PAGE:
Illicit sexual activity then, to Paul, has certain consequences, joining The Body, to other bodies. The point is made quite directly in verse 18, “Shun fornication!” Paul sees such sins as sins against an individual’s own body – which body is a “temple of the Holy Spirit. According to Paul this presence of the Holy Spirit in our flesh takes our own bodies out of our sole agency into a presence with God. The body, your body, is for God’s glorification.


That we should live the totality of our lives in a relationship with God ought to make for a robust internal conversation about what is permissible in our lives. It is a shame that our social customs discourage such a conversation with others for it would be valuable in discussing what is permissible and what is not. Without that conversation we may have social understandings that are not fully understood in society. At one point, Paul says, “And God raised the Lord and will also raise us by (God’s) power.” The discussion needs to have one necessary element – resurrection reality and living. That we are raised with Christ, makes for a new realization of who and what we really are.


Breaking open I Corinthians:


1.     How comfortable are you with your body?

2.     How do you embody the teachings of Jesus?

3.     What kind of resurrection do you hope for?


The Gospel: St. John 1:43-51


Jesus decided to go to Galilee. He found Philip and said to him, “Follow me.” Now Philip was from Bethsaida, the city of Andrew and Peter. Philip found Nathanael and said to him, “We have found him about whom Moses in the law and also the prophets wrote, Jesus son of Joseph from Nazareth.” Nathanael said to him, “Can anything good come out of Nazareth?” Philip said to him, “Come and see.” When Jesus saw Nathanael coming toward him, he said of him, “Here is truly an Israelite in whom there is no deceit!” Nathanael asked him, “Where did you get to know me?” Jesus answered, “I saw you under the fig tree before Philip called you.” Nathanael replied, “Rabbi, you are the Son of God! You are the King of Israel!” Jesus answered, “Do you believe because I told you that I saw you under the fig tree? You will see greater things than these.” And he said to him, “Very truly, I tell you, you will see heaven opened and the angels of God ascending and descending upon the Son of Man.”



It would probably be helpful if you read the entire pericope – “The First Disciples”, John 1:35-51. There are certain parallels in John’s text: The use of “follow me” with the two Baptist disciples, and then with Philip, Andrew and Philip’s comment: “We have found the Messiah,” and the characterization of the called one by Jesus – Peter = Cephas, and Nathanael = the genuine Israelite. John is carefully knitting together those who would follow Jesus and learn from him. What is the importance of this text in our own discovery of Jesus?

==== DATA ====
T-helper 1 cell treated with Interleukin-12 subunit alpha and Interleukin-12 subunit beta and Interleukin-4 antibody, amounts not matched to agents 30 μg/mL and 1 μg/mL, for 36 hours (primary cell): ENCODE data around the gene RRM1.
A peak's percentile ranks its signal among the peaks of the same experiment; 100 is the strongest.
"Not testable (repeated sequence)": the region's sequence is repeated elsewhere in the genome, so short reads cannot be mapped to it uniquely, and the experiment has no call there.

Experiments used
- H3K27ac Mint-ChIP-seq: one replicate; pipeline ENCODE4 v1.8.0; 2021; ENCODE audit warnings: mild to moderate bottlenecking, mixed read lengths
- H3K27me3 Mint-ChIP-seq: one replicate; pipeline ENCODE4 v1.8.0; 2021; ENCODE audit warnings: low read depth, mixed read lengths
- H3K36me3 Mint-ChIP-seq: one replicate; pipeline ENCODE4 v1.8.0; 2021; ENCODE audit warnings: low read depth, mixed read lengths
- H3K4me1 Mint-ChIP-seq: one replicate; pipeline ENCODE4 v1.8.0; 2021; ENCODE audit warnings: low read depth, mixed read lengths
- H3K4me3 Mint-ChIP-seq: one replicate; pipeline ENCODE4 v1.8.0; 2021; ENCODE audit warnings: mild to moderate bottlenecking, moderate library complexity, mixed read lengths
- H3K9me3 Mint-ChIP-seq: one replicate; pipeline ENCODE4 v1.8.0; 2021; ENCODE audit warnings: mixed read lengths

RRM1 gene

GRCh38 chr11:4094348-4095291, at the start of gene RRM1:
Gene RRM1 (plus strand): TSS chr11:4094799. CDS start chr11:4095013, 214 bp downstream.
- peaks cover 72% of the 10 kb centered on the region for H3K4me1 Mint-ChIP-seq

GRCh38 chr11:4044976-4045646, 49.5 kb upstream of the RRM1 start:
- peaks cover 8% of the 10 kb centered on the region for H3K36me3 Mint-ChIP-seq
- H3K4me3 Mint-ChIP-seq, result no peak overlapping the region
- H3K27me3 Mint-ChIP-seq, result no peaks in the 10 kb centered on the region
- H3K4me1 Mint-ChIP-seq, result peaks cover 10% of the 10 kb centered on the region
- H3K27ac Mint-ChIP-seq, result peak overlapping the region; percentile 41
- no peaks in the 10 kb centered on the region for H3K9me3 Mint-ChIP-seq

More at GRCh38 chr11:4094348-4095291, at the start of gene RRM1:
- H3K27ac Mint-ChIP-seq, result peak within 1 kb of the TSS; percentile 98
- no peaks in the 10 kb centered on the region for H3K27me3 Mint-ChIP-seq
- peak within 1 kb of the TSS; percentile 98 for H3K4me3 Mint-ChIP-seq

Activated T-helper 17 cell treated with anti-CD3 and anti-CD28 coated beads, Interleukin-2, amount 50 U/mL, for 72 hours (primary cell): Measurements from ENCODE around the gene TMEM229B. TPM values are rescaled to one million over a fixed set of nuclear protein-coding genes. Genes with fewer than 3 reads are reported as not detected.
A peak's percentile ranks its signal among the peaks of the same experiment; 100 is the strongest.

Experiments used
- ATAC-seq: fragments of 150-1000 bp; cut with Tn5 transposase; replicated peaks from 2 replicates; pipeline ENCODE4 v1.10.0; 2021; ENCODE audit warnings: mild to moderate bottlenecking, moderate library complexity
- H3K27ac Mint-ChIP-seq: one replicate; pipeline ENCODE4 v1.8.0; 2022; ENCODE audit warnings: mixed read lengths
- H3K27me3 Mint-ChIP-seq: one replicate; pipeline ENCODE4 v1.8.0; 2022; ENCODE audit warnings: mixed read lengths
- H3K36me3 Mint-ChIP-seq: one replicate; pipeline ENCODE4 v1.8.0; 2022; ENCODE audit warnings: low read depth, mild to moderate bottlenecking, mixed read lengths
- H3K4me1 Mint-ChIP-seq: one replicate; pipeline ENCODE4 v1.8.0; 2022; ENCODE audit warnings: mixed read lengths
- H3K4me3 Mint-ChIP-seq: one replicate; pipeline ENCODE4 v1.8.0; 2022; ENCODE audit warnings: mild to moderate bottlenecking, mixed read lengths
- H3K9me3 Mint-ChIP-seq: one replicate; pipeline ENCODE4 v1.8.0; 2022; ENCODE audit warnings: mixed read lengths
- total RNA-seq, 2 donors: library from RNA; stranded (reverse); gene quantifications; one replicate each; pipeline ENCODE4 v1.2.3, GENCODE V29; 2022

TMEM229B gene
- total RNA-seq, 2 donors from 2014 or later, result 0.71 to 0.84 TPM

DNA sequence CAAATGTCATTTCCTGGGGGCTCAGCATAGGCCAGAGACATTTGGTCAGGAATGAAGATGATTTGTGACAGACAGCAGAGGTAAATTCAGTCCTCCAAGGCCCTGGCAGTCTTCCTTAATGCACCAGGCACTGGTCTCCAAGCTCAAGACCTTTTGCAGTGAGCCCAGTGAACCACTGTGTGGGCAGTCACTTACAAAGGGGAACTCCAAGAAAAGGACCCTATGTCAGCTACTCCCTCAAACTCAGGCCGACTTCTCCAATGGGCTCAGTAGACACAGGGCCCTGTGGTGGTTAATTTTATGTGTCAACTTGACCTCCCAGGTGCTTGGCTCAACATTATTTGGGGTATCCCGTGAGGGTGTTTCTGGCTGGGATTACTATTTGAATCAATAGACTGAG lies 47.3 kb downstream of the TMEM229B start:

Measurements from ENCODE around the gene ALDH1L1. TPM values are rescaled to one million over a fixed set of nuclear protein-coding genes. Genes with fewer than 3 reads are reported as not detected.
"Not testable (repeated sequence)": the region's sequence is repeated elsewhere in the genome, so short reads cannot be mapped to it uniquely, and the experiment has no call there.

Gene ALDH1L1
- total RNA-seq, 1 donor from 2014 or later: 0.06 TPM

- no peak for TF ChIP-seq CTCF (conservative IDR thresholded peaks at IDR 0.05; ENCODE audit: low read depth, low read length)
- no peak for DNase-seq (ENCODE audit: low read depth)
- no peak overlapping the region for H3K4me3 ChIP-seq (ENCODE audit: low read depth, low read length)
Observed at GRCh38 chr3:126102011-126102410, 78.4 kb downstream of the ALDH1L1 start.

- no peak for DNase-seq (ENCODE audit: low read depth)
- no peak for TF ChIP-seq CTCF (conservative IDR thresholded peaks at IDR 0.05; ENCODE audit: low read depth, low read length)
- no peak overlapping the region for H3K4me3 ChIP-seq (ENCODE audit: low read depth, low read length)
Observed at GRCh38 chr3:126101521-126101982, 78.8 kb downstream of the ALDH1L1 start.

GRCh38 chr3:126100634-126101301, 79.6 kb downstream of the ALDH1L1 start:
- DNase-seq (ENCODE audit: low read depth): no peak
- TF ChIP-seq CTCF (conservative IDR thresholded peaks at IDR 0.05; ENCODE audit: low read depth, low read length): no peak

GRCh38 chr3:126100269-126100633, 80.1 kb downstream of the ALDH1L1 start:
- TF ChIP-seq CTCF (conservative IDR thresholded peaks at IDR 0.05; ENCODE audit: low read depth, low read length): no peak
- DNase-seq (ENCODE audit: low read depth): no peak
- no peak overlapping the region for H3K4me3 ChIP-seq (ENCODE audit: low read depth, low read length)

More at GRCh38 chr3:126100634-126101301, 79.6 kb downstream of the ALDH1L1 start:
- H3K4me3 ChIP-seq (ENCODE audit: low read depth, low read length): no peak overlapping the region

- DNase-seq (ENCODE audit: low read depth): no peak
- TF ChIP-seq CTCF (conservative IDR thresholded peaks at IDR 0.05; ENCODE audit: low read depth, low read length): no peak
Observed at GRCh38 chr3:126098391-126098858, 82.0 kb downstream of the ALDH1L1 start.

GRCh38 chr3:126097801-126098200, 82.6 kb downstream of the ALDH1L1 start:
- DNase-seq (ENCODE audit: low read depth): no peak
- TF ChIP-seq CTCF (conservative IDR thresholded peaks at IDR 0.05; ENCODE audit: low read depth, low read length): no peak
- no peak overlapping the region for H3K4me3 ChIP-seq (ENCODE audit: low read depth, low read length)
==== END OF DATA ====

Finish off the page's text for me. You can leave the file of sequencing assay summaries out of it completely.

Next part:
Next Sunday we will read Mark’s record of these callings. The lectionary is, I think, preparing us to look at our own vocation as Christ’s own, and to learn from Christ what healing is and where we need to seek the sick and wanting. That will come with the Sundays following next Sunday. What does John call upon us to recognize in the call of the disciples and indeed in our own vocation. There is first, the ability to recognize the Messiah. Both Andrew and Philip seem to recognize in Jesus, The-Coming-One. Secondly, one must retain the ability to question all things and to see the truth. I love Nathanael’s rejoinder, “Can anything good come out of Nazareth?”, and Philip’s certainty, “Come and see.” The third is to be capable of proclaiming what has been made evident to you. Nathanael applies several titles to Jesus, and Jesus promises him more. These revelations become the backdrop against which Jesus will be made more and more manifest to these men and women. 


Breaking open the Gospel:


1.     How would you characterize yourself as a Christian?

2.     Where do you recognize Jesus as the Messiah?

3.     What are you called to do?



General Idea:              Called to?


Option 1:                     Called to confront evil (First Reading)


Option 2:                     Called to know God and self (Psalm 139)


Option 3:                     Called to honor God, and others with your body (Second Reading)


Option 4:                     Called by Jesus to follow (Gospel)


Questions and comments copyright © 2021, Michael T. Hiller


[1]      Romans 10:14-15

[2]      Jones, A. (2006), Common Prayer on Common Ground: A Vision of Anglican Orthodoxy, Church Publishing Inc., New York, Kindle Edition, page 70.

[3]      Isaiah 55:8-9